Our clients at the City of Portland’s Bureau of Planning & Sustainability came to us for help in shaping a city planning process that is anything but typical. For starters, the Portland Plan is a once in 30-year plan that will set the course for investment in Portland for the next three decades. In addition the City truly wants as much community input as possible, reaching beyond the “usual suspects.” Coates Kokes has been working fast and furiously with the City of Portland to engage its residents in this process that has just gotten underway.
When thinking about city planning, the image of a sassy grandmother shaking her finger doesn’t usually come to mind. But it was this kind of unusual visual approach combined with provocative language, such as “…Who gives a rip what you think?” that is bringing people’s attention to the cause.
In concert with our direct marketing and media relations efforts for the Portland Plan, social media is providing the backbone of the outreach effort. The social network and microblog platforms in Facebook and Twitter are allowing us to engage citizens who might otherwise be left out of the conversation. Specifically social media are being used to provide an opportunity for “lite” engagement, where people can give the City input in a context that is comfortable for them and where they provide more input than the City would have otherwise received. We also know from our work in behavior change that these lower-bar opportunities for engagement warm the audience up to more involved forms of civic participation—yes even stepping to the mic in a public meeting. Although the ultimate goal is to get Portlanders to attend one of the seven workshops, social media allows them to share insightful facts with friends, give some feedback within minutes and engage with the City in a whole new way.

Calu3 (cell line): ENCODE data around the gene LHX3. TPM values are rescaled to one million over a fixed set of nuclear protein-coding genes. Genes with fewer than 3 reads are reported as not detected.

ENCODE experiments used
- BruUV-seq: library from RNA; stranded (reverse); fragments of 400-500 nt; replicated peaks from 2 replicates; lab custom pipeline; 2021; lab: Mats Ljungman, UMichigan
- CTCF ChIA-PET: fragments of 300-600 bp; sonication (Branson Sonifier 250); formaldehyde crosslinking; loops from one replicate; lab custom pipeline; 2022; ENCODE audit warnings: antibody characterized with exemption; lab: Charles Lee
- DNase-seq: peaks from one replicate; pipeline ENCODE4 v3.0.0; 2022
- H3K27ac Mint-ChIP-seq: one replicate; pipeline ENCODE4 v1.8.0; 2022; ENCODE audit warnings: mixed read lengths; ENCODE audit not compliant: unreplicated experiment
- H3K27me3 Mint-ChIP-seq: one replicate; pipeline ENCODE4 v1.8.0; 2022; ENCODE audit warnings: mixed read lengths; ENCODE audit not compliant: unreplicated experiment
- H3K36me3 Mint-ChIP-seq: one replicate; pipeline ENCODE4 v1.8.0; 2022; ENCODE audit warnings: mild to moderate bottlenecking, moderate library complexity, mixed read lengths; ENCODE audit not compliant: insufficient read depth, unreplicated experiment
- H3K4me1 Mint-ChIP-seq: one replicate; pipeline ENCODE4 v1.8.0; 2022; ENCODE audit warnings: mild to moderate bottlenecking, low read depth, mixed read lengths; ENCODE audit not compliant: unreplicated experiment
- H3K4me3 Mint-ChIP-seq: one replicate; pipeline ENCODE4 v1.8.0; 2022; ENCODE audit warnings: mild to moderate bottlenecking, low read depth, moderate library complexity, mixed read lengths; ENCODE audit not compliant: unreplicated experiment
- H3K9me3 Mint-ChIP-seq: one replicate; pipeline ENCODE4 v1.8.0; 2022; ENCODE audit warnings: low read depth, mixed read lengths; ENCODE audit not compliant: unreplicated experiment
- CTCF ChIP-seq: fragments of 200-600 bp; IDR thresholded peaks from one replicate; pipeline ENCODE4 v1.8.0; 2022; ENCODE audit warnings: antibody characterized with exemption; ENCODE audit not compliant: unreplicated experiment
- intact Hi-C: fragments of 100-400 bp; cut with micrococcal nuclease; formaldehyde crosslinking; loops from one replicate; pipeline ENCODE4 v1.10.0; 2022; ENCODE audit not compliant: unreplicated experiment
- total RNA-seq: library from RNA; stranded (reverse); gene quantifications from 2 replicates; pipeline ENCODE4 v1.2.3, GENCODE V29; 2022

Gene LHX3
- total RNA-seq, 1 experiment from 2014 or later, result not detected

The campaign kicked off with a news conference with Portland Mayor Sam Adams. The social media campaign has been launched and response so far has already been above expectations. Portlanders are giving their opinions, making suggestions and engaging with the Portland Plan on Twitter and Facebook in a way that the City has never seen with a process like this. The campaign is translating into civic action too, as the first workshop was attended by a standing room only crowd of engaged residents.